Untrained listeners’ ratings of speech disorders in a group with cleft palate: a comparison with speech and language pathologists’ ratings
2009 (English)In: International journal of language and communication disorders, ISSN 1368-2822, E-ISSN 1460-6984, Vol. 44, no 5, 656-674 p.Article in journal (Refereed) Published
Background: Hypernasal resonance, audible nasal air emission and/or nasal turbulence, and articulation errors are typical speech disorders associated with the speech of children with cleft lip and palate. Several studies indicate that hypernasal resonance tends to be perceived negatively by listeners. Most perceptual studies of speech disorders related to cleft palate are carried out with speech and language pathologists as listeners, whereas only a few studies have been conducted to explore how judgements by untrained listeners compare with expert assessments. These types of studies can be used to determine whether children for whom speech and language pathologists recommend intervention have a significant speech deviance that is also detected by untrained listeners.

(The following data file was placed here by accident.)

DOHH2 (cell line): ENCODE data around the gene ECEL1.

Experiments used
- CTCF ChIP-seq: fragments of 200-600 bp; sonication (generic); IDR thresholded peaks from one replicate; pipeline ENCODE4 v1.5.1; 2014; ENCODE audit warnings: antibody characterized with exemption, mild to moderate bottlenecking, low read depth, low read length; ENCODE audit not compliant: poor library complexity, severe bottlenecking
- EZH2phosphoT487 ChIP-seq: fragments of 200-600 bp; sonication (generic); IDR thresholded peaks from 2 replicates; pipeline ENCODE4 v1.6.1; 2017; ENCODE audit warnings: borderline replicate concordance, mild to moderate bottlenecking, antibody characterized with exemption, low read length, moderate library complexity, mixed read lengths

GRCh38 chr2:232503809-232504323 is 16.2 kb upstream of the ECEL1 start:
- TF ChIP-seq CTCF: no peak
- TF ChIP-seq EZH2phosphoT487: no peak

Aims: To compare ratings by untrained listeners with ratings by speech and language pathologists for cleft palate speech.
Methods & Procedures: An assessment form for untrained listeners was developed using statements and a five-point scale. The assessment form was tailored to facilitate comparison with expert judgements. Twenty-eight untrained listeners assessed the speech of 26 speakers with cleft palate and ten speakers without cleft in a comparison group. This assessment was compared with the joint assessment of two expert speech and language pathologists.
Outcomes & Results: Listener groups generally agreed on which speakers were nasal. The untrained listeners detected hyper- and hyponasality when it was present in speech and considered moderate to severe hypernasality to be serious enough to call for intervention. The expert listeners assessed audible nasal air emission and/or nasal turbulence to be present in twice as many speakers as the untrained listeners who were much less sensitive to audible nasal air emission and/or nasal turbulence.
Conclusions & Implications: The results of untrained listeners' ratings in this study in the main confirm the ratings of speech and language pathologists and show that cleft palate speech disorders may have an impact in the everyday life of the speaker.
Place, publisher, year, edition, pages
John Wiley & Sons, 2009. Vol. 44, no 5, 656-674 p.
cleft palate speech, nasality, perceptual analysis, untrained listeners
IdentifiersURN: urn:nbn:se:umu:diva-3685DOI: 10.1080/13682820802295203PubMedID: 18821109OAI: oai:DiVA.org:umu-3685DiVA: diva2:142497